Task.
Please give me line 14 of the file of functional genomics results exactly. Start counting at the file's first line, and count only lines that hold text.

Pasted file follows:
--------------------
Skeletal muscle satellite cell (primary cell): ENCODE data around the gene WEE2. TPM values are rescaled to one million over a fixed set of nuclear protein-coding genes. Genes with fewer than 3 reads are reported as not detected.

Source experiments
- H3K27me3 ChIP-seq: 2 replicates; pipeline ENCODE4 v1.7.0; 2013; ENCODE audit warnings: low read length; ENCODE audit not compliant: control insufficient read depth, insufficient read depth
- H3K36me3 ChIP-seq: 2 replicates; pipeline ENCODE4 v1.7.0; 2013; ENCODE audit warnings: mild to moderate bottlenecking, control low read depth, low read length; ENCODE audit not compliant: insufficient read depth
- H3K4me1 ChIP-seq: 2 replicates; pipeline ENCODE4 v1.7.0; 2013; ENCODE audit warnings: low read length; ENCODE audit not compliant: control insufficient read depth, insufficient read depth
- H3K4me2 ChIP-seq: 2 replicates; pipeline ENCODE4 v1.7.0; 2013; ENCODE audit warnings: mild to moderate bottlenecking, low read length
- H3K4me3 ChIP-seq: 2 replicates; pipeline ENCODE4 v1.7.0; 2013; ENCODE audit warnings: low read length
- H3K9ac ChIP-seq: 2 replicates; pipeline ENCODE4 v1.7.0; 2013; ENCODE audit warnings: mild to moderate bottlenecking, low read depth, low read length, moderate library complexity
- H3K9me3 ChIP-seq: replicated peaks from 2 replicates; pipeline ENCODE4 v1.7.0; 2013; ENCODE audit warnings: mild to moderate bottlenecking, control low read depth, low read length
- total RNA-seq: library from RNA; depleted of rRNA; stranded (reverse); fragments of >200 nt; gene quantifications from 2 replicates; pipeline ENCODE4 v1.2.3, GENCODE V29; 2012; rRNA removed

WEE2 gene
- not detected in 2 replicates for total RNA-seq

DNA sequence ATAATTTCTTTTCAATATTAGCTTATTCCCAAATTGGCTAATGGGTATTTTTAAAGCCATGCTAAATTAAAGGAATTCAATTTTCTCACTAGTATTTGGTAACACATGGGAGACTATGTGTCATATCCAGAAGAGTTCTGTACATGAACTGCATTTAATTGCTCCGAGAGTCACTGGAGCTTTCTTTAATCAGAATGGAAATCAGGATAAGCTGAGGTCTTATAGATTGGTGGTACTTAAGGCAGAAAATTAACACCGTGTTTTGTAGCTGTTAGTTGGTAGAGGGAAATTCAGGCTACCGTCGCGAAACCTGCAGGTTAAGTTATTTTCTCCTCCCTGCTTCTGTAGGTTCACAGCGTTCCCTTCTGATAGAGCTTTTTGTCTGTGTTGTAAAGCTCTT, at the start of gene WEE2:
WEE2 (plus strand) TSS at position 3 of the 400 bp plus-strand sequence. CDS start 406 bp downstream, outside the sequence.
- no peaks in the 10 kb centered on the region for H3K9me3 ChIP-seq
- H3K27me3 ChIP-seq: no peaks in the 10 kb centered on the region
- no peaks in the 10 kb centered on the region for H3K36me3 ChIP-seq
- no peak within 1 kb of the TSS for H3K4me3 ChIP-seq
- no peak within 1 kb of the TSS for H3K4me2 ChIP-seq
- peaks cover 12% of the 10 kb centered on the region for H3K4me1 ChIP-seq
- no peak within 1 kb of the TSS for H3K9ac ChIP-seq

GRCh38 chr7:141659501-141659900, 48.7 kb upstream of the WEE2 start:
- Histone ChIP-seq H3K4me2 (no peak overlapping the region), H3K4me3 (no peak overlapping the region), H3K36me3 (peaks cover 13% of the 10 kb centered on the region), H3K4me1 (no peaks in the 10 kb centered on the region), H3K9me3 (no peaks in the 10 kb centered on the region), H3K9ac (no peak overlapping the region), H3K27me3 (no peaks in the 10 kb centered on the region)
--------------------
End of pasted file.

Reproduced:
WEE2 (plus strand) TSS at position 3 of the 400 bp plus-strand sequence. CDS start 406 bp downstream, outside the sequence.